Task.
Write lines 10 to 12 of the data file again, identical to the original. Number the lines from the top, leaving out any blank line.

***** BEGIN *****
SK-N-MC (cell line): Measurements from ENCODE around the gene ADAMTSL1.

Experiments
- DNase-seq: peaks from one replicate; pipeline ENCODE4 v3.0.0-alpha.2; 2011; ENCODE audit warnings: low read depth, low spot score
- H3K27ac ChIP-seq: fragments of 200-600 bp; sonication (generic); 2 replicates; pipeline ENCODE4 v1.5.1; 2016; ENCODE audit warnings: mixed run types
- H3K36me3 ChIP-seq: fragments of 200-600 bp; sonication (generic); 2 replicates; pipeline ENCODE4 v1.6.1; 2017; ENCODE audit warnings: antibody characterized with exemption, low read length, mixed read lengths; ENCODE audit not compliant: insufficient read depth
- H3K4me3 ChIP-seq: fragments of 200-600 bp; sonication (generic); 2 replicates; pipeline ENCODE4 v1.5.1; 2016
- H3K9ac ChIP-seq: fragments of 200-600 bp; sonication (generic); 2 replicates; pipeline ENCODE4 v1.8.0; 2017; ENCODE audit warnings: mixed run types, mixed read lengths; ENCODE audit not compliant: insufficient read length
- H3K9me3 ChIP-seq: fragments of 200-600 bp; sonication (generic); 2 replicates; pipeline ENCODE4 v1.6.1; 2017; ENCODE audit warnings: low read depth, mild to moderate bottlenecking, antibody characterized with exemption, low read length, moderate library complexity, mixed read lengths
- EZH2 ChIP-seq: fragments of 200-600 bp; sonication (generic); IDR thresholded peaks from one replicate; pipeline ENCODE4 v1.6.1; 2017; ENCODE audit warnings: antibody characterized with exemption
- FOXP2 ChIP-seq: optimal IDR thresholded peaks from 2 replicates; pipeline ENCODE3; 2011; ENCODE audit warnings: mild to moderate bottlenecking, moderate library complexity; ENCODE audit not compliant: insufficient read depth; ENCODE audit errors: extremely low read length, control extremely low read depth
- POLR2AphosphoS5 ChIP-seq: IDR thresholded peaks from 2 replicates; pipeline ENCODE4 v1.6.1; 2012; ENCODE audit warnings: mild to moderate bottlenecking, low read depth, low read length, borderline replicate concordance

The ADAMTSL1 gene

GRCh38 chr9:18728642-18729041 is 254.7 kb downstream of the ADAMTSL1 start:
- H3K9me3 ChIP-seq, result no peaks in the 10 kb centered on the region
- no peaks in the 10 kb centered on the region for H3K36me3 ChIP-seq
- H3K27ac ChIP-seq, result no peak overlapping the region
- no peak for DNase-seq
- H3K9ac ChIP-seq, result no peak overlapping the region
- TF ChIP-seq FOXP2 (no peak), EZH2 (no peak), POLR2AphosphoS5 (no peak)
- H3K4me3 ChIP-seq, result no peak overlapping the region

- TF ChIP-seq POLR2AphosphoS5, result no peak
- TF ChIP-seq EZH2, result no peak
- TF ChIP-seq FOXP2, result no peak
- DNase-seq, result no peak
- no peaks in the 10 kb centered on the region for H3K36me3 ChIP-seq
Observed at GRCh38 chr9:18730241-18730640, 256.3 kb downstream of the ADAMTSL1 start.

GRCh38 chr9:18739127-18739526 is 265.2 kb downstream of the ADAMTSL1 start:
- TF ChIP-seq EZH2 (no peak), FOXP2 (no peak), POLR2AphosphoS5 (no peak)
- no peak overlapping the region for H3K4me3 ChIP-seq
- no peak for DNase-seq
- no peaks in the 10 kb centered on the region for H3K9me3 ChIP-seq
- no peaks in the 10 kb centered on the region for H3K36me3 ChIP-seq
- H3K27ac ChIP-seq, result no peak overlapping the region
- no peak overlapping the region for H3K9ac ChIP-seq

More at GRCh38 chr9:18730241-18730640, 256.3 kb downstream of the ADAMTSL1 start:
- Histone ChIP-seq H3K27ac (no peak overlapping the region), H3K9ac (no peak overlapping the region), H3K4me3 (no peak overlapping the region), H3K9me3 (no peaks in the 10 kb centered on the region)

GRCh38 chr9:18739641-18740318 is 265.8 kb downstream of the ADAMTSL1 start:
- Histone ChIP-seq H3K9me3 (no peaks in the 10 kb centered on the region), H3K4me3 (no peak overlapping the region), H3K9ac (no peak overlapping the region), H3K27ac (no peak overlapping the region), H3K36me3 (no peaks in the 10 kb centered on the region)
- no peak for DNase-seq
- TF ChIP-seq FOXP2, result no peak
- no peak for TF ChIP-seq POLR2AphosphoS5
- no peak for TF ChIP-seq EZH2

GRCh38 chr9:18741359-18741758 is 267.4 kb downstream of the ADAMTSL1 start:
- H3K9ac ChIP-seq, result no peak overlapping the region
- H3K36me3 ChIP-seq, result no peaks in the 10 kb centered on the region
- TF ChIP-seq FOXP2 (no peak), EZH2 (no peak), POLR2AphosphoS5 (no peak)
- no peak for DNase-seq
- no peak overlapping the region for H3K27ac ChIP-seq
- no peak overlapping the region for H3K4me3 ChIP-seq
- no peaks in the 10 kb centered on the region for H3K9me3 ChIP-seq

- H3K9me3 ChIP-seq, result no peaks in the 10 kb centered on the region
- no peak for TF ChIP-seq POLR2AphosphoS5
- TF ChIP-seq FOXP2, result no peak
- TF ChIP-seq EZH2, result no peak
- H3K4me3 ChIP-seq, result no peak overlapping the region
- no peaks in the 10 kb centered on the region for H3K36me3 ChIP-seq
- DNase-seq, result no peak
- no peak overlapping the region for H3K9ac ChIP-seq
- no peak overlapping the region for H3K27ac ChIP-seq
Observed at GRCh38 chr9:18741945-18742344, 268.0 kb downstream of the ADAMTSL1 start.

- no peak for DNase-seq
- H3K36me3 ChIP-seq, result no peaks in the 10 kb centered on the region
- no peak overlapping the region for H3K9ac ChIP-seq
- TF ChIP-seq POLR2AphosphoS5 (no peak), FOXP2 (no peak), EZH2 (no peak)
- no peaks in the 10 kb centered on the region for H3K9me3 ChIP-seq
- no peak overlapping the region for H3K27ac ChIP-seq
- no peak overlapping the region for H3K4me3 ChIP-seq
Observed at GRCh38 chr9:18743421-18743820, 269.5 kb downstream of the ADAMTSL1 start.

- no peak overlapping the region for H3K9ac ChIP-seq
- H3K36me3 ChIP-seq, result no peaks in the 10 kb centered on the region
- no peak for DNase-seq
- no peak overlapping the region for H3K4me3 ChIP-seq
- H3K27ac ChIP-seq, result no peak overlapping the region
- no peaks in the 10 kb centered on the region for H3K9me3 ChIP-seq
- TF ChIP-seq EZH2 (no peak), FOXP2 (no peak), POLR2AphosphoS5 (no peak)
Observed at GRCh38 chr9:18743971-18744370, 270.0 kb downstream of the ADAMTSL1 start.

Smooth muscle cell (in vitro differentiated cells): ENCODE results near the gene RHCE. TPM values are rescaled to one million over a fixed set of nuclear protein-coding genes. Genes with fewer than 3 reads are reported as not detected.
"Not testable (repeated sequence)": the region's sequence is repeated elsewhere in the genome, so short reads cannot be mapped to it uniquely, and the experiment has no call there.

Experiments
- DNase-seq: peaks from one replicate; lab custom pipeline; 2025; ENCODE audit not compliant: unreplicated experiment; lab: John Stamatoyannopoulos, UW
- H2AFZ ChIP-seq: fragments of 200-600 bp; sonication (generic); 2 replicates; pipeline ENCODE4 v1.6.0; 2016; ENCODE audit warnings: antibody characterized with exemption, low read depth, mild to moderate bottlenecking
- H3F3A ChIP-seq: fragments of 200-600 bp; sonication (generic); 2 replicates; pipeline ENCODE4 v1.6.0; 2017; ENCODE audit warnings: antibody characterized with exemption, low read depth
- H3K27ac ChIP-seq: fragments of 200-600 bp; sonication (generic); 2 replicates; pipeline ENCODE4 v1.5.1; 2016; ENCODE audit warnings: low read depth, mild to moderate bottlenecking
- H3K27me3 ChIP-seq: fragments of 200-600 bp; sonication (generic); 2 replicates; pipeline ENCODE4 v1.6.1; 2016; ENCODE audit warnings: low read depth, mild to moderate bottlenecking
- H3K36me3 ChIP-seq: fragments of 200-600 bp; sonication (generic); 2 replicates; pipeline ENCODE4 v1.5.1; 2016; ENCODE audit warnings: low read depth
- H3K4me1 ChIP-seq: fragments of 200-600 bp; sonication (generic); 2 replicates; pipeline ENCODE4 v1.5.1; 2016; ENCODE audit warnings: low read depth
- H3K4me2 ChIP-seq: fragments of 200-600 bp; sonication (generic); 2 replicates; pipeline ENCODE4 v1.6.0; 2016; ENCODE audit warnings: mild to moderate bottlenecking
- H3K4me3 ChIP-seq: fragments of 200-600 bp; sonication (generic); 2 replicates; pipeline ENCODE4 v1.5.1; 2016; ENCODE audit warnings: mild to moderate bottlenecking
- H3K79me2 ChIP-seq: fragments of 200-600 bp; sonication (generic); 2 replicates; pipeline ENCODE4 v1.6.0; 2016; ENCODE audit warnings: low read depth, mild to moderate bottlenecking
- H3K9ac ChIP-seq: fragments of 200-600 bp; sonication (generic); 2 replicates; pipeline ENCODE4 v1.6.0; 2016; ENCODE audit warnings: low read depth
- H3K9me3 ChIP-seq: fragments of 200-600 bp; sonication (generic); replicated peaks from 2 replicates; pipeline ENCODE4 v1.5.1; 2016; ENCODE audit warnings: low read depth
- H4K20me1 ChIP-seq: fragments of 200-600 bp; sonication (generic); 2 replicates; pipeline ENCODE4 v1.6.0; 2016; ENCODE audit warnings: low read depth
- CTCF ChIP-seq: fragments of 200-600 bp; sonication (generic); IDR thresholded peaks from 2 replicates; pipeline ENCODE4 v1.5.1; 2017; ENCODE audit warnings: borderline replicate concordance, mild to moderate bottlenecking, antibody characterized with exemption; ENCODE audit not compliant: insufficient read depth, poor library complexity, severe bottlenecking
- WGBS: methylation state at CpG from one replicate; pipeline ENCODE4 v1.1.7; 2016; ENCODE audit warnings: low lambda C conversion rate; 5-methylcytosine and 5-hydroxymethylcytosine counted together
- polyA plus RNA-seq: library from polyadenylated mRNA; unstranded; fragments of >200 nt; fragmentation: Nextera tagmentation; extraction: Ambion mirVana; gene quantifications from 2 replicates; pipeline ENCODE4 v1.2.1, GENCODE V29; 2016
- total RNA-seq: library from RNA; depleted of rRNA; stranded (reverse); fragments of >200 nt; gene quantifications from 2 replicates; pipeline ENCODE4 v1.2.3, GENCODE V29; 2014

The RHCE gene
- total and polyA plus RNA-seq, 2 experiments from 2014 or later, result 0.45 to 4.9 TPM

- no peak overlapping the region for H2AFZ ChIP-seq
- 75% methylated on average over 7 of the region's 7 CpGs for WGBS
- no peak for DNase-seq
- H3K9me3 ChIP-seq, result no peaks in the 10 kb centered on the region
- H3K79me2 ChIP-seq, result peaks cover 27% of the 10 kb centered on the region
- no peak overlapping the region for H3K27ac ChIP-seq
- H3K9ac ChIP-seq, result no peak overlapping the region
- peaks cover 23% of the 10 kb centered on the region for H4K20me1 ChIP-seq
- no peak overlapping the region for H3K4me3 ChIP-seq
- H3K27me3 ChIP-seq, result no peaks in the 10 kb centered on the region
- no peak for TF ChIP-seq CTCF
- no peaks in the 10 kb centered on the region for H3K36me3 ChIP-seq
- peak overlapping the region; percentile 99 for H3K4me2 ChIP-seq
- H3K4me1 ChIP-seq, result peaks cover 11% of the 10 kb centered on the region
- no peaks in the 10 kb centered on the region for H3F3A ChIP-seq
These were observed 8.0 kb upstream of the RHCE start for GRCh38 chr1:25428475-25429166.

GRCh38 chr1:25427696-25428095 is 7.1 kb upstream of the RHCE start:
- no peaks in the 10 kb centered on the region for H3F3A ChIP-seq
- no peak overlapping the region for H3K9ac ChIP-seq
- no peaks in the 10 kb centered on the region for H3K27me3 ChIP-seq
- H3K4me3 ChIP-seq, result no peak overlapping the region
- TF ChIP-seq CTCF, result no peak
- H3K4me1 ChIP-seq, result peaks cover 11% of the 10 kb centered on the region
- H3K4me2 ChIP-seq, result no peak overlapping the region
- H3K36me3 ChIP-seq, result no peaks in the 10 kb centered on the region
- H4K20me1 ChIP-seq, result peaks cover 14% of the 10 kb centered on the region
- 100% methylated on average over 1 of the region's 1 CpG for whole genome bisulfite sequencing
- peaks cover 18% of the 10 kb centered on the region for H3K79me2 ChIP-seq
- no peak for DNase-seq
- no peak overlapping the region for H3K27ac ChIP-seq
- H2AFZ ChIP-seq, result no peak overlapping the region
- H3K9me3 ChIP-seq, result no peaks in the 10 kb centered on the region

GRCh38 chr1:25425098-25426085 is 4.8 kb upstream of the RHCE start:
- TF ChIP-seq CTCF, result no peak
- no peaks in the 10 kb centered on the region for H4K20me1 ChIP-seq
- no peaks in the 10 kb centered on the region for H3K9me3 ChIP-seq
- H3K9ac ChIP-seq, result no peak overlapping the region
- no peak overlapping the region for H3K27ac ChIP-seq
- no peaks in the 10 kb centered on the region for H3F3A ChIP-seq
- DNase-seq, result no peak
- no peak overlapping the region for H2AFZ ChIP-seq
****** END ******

- FOXP2 ChIP-seq: optimal IDR thresholded peaks from 2 replicates; pipeline ENCODE3; 2011; ENCODE audit warnings: mild to moderate bottlenecking, moderate library complexity; ENCODE audit not compliant: insufficient read depth; ENCODE audit errors: extremely low read length, control extremely low read depth
- POLR2AphosphoS5 ChIP-seq: IDR thresholded peaks from 2 replicates; pipeline ENCODE4 v1.6.1; 2012; ENCODE audit warnings: mild to moderate bottlenecking, low read depth, low read length, borderline replicate concordance

The ADAMTSL1 gene